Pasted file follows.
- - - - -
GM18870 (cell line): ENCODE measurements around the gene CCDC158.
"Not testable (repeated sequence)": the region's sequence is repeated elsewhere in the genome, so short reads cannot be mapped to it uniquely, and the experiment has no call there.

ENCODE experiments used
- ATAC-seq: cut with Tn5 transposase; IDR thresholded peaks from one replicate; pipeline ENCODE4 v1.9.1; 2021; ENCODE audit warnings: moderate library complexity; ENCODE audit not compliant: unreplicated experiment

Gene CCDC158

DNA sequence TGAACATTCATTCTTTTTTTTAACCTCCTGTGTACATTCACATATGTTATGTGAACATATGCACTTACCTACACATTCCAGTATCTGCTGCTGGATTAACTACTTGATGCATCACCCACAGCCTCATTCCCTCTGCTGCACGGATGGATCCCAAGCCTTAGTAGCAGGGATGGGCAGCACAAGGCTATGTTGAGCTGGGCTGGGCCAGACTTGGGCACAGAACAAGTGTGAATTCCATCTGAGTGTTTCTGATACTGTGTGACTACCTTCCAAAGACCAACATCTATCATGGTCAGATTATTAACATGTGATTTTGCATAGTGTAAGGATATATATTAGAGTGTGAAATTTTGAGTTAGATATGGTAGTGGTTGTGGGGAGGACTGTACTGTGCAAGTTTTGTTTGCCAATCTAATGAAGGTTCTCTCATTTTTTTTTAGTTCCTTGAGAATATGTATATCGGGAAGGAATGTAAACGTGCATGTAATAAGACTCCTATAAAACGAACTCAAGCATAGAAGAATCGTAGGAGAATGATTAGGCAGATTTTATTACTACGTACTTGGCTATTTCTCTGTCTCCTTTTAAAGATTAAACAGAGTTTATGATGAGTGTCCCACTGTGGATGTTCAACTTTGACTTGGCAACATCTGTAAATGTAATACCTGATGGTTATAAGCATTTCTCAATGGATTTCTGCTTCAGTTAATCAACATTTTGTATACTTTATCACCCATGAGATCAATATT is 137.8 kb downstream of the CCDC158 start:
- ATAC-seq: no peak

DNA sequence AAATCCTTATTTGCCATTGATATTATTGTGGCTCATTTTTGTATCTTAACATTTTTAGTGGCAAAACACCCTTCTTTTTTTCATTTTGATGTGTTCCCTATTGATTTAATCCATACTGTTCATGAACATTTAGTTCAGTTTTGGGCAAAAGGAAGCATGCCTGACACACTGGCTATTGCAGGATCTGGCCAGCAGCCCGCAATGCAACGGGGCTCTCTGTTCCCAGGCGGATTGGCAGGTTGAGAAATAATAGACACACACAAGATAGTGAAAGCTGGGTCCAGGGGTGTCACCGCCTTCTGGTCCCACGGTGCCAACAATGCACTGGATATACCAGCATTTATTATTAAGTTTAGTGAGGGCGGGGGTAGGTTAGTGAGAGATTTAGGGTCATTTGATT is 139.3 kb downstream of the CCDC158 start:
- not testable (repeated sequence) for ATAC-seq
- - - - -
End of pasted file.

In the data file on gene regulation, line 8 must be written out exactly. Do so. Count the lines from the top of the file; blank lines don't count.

DNA sequence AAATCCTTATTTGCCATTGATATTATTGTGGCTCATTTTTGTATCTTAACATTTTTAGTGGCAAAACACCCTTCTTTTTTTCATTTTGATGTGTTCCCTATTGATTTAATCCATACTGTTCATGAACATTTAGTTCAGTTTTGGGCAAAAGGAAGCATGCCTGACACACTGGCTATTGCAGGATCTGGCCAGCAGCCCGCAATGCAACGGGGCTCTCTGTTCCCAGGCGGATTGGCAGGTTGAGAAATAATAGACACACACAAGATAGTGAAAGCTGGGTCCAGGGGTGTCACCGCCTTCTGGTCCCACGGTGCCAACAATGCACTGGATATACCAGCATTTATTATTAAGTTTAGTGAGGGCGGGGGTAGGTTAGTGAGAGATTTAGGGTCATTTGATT is 139.3 kb downstream of the CCDC158 start: